Our Music curriculum has been designed to build on our children’s cultural capital, through our curriculum drivers, children’s interests and the requirements of the National curriculum to enable our children to; acquire a widening repertoire and appreciation of a range of musical genres and their historical origins as well as growing their musical knowledge and vocabulary to ignite a love for creating original and imaginative composing and performance work.
Our Music curriculum provides a coherent, structured, academic curriculum that leads to sustained mastery for all and a greater depth of understanding for those who are able. It sets out a clear list of what will be covered for each year group which ensures each teacher, even as a non-specialist, has clarity as to what to cover, the threshold concepts children should understand and the criteria for progression within the threshold concepts.
Our Key Music concepts: perform, transcribe, compose and describe music are organised so that children are able to return to the same concepts over and over so they gradually build a secure musical understanding and appreciation.
Our Music milestones define the standards for the threshold concepts. We expect children in year 1 of the milestone to develop a basic understanding of the concepts and an advancing or deep understanding in year 2 of the milestone.
Our teaching of Music is taught as a discrete subject on a weekly basis in reception and KS1 following the LSMS scheme of work intertwined with elements of the Charanga scheme of work and alongside our music spine. This is built upon during whole school and year group assemblies. In nursery, music is interweaved throughout all areas of learning with a particular emphasis in communication and language and phonics and alongside our nursery rhyme spine. Our music concepts are revisited in both years, in each key stage so they are built upon across the 4 years of our children’s time here to ensure progression and enable children to build a music schema and move their learning from working in to long term memory.
Music activities are planned for within our continuous provision which enables application and replication of music knowledge and appreciation taught in different contexts, with pertinent cross curricula links, offering a more open ended approach to learning which challenges and empowers children to demonstrate their learning in imaginative and different ways. It also builds on previously taught knowledge, both day-to-day and across year groups. It supports the needs of the less knowledgeable children but challenges those more knowledgeable children.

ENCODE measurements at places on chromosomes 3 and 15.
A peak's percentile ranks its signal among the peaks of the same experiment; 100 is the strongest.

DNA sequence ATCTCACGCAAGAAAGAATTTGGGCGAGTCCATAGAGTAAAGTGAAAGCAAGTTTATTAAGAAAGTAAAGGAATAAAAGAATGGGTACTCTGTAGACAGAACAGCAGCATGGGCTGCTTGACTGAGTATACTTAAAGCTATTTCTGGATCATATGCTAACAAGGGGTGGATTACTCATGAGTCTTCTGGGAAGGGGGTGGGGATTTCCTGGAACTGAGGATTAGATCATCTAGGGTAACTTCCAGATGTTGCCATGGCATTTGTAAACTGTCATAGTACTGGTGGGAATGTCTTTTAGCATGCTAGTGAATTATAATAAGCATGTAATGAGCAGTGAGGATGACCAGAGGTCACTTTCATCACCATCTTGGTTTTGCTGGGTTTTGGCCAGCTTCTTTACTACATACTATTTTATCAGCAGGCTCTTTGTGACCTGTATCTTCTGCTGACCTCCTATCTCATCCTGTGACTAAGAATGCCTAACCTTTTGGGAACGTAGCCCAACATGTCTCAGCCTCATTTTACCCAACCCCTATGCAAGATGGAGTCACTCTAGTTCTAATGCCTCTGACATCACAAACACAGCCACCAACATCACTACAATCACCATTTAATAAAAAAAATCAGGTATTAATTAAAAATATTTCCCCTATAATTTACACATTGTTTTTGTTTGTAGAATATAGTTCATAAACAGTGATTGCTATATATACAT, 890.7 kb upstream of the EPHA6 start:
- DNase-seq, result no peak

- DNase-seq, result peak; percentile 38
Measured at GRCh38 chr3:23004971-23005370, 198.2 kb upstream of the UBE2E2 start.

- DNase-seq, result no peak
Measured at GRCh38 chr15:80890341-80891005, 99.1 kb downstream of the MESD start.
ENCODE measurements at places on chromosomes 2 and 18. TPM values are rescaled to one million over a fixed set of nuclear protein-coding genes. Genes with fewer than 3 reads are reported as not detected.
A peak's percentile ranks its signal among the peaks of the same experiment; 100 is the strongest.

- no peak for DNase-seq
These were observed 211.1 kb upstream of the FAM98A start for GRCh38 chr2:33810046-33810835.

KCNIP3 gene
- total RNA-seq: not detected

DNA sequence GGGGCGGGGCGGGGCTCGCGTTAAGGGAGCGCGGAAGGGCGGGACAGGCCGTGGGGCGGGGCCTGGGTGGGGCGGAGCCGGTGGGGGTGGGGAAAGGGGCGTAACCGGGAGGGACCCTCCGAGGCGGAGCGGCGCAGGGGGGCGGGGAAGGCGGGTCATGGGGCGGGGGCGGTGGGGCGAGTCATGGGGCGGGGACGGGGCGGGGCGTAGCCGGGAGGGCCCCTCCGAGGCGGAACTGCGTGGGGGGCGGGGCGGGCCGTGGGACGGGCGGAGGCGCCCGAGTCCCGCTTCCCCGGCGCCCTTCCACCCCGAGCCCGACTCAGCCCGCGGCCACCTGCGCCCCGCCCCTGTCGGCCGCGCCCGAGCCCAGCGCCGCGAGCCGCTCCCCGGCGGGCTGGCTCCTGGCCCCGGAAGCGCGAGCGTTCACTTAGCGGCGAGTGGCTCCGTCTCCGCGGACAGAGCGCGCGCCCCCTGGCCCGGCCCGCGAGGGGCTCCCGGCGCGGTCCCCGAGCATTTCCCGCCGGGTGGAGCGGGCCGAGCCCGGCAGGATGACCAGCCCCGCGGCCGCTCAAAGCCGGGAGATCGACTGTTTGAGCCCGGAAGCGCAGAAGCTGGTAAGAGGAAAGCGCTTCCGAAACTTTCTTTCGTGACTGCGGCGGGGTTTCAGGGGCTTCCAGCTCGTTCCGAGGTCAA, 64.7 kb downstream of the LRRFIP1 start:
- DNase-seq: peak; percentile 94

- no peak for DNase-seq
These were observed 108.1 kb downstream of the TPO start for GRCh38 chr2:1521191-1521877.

The impact of our curriculum is that by the end of each milestone, the vast majority of children have sustained mastery of the content, that is, they remember it all and are fluent in it; some children have a greater depth of understanding. Our assessment ensures that teachers and children assess their learning continuously throughout the lesson.
Children will learn about experts and people of influence and where possible visits from specialists in their field will be encouraged introducing children to a range of career paths they can take in the world of music.
As part of learning in the environment we will focus on using natural resources around us and musical sounds in nature as part of our creating music curriculum. Environmental issues will be visited in songs we listen to, perform and compose.
When looking at influential people, excerpts used and in the development of our music spine careful consideration has been made to include persons from a diverse range of backgrounds as possible.
Opportunities for the future
We ensure our children are made aware of jobs they could aspire to do in the future as a musician: video and sound engineers, music directors/conductors, music teacher, DJ, musical therapist, music journalist, music agent, song writer, musical theater performer, session singer/musician, record producer.